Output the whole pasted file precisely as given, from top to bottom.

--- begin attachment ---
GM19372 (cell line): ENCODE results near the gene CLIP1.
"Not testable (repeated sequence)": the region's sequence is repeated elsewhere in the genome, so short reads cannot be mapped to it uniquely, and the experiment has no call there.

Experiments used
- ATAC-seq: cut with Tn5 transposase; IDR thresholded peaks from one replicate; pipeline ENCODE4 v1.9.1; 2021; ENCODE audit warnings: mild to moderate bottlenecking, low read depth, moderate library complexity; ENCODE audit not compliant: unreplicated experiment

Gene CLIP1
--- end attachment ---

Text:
GM19372 (cell line): ENCODE results near the gene CLIP1.
"Not testable (repeated sequence)": the region's sequence is repeated elsewhere in the genome, so short reads cannot be mapped to it uniquely, and the experiment has no call there.

Experiments used
- ATAC-seq: cut with Tn5 transposase; IDR thresholded peaks from one replicate; pipeline ENCODE4 v1.9.1; 2021; ENCODE audit warnings: mild to moderate bottlenecking, low read depth, moderate library complexity; ENCODE audit not compliant: unreplicated experiment

Gene CLIP1